Competing in the functional fitness world is easier than it's ever been. From in-house gym competitions to massive events like Granite Games and Crush Games, there's an event and division for everyone. But your competition preparation isn't merely about the work you put in while you're in the gym.
"Always prepared, never scared" is one of my favorite quotes and I've always found it much better to be over prepared than to be missing some key item when I need it most. With that in mind, here's the last competition packing guide you'll ever need.
Necessary pieces to succeed
These are the items that you absolutely need to take with you to your competition. If you rely on other competitors or the event organizers to provide these items, you're leaving too much up to chance. Be prepared.
Chalk - block and liquid
Sometimes having chalk is the difference between winning and losing an event. Bring both solid and liquid chalk in case the venue has rules against one or the other.
Shoes - weightlifting, mixed use, running, etc.
Most of the time you'll know what your competitive events will be at least a few days in advance. The key here is to have the shoes you need for whatever type of event you'll face.
Don't be that guy or girl who's running around trying to borrow a jump rope right before their heat.
Heavy barbell complex or strength test? Take a solid belt. Couplet, triplet, or chipper with moderate weightlifting movements? Take an adjustable velcro belt.
Tape for your thumbs
Hookgrip is pretty rough on the thumbs, but with properly taped thumbs you'll be ready for any event with gnarly barbell cycling.
Keeping your wrists safe and healthy is key and if you're going to be hitting heavy front squats or overhead squats, putting your wrists in a safe position is a good idea.
Knee sleeves help keep your knees warm after you warm up well the first time, and at most competitions you'll spend some time standing around after warming up and before your event starts.
Small hand/face towel
For longer events, having a small towel with you to take the sweat off your hands or face could be a difference maker.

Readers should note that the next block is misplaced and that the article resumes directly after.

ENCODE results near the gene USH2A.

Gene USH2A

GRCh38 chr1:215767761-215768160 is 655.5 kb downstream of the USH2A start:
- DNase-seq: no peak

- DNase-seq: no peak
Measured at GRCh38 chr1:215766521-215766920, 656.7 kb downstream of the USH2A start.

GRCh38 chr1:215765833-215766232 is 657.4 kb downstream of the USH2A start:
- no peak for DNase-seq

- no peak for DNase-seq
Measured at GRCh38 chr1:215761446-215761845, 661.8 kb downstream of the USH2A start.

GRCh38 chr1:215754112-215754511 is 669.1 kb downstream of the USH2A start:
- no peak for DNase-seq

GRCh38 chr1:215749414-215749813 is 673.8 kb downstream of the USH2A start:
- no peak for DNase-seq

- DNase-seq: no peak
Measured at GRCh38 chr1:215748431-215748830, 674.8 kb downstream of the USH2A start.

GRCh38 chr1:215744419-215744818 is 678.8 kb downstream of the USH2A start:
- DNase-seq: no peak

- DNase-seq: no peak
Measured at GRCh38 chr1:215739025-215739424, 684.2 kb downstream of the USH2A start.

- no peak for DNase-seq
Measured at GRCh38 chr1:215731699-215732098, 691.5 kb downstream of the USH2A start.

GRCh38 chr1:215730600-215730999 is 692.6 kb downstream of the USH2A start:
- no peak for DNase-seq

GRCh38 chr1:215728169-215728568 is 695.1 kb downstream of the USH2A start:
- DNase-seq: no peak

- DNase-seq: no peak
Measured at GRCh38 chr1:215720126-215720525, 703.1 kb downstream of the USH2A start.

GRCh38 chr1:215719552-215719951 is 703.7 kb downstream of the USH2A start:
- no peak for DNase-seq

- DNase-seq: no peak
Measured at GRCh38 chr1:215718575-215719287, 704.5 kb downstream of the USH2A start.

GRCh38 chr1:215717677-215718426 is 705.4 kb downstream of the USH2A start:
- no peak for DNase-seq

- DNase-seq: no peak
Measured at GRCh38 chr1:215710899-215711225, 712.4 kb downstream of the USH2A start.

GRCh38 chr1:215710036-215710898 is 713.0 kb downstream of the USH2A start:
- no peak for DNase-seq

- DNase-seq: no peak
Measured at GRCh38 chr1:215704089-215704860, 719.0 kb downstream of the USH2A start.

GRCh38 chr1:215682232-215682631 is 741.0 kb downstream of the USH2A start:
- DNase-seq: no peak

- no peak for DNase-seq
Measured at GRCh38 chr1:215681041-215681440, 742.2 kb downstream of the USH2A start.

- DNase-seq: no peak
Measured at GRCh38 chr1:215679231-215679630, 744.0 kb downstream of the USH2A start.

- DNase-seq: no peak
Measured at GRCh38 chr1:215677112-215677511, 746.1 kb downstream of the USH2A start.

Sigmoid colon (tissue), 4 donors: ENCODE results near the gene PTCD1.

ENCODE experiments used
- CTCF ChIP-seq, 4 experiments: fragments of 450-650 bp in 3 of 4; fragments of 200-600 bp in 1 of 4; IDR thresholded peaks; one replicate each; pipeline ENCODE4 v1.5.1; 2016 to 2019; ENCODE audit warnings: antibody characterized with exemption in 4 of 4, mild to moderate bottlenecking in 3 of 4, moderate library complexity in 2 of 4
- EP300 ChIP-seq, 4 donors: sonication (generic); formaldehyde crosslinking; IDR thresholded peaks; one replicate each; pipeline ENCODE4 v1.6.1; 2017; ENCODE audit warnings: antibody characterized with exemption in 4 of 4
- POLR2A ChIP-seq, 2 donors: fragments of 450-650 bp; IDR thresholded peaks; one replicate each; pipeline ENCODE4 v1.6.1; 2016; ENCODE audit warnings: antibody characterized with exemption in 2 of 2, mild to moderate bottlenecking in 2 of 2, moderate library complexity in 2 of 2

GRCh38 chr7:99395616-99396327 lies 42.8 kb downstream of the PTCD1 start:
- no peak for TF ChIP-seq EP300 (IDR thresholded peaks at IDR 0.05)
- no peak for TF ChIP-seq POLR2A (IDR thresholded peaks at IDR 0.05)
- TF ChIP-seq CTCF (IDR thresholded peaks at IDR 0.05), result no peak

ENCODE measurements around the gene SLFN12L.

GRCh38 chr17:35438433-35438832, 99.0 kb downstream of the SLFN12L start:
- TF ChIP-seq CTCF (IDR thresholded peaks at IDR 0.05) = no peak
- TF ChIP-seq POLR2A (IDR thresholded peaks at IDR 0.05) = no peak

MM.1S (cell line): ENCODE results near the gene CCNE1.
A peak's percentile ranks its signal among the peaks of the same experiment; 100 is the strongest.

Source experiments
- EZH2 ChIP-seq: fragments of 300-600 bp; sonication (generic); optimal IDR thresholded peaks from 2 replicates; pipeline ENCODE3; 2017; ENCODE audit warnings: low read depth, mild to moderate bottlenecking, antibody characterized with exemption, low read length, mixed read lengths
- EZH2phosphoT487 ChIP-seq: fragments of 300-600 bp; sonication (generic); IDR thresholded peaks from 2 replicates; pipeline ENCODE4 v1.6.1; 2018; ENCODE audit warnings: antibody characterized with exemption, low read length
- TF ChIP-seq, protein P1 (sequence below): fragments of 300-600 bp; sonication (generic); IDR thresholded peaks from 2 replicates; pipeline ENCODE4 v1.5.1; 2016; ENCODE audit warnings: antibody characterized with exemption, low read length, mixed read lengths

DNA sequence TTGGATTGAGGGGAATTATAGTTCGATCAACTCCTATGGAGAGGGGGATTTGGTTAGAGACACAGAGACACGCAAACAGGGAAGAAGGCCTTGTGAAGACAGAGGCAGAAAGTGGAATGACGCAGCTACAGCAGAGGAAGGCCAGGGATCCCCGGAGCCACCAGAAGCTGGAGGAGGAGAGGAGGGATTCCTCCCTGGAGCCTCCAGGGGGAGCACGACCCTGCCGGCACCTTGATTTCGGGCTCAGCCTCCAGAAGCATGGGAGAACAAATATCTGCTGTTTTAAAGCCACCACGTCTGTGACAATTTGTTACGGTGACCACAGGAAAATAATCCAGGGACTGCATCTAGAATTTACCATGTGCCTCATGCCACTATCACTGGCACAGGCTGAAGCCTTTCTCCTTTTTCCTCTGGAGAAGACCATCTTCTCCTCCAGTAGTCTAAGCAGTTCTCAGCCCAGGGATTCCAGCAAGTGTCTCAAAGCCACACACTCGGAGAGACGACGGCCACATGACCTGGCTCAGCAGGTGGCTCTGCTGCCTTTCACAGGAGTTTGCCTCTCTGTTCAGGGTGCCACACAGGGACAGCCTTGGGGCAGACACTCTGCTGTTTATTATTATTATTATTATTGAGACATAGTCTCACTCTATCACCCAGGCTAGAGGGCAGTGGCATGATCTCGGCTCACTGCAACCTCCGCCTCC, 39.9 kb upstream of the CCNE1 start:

PVC pipe, bands, a light kettlebell. Easy items that can make warming up easier and more comfortable.
If you're going to be competing outdoors, sunscreen will help you avoid getting roasted with all that time out in the sun.
Generally, events will have some outdoor section where the athletes set up tents or find a spot to hang out. A beach towel can help you stake a claim and have a comfy spot to relax between events.
Shade is not only useful to keep you comfortable but also to help you recover between events. If you spend all your time between events standing around in the sun, you're going to lose a lot of energy you should be applying to your competition.
These events tend to last all day which means it'll be cooler in the mornings and evenings than in the middle of the day. Prepare for this with layers. Wear a tracksuit or jumpsuit over your workout clothes, have a long sleeve shirt, and maybe even a hoodie in case you need the warmth.
Different shirts for each event
This might be a preference, but I sweat a ton while working out and I like to have multiple shirts over the course of the competition so I don't have to keep wearing the same wet and gross shirt every event.
You can use towels to dry off after an event, cover your face, or use as a pillow while trying to nap. They can also keep your dry if the ground is wet or even cover your gear while you're away from your base camp.
Water, food, supplements
This is probably one of the most important items on the list, and while some venues do not allow people to bring their own food or drink, a lot of places do. If you have the ability to control your hydration and nutrition, then you should definitely exercise that control. Bring more water and snacks than you think you need, bring post-workout meals, bring your pre- and post-workout supplements. Just bring it all so you don't have to rely on the venue for fuel during your competition.
The ground isn't the most comfortable spot to spend your time between events, so a simple fold-up camping or beach chair can go a long way to keep you normal and comfortable.
Foam rollers, lacrosse balls, and bands can go a long way to helping you loosen up and get back to normal after a tough workout, while also helping move things around and warm you up when it's time to get moving again.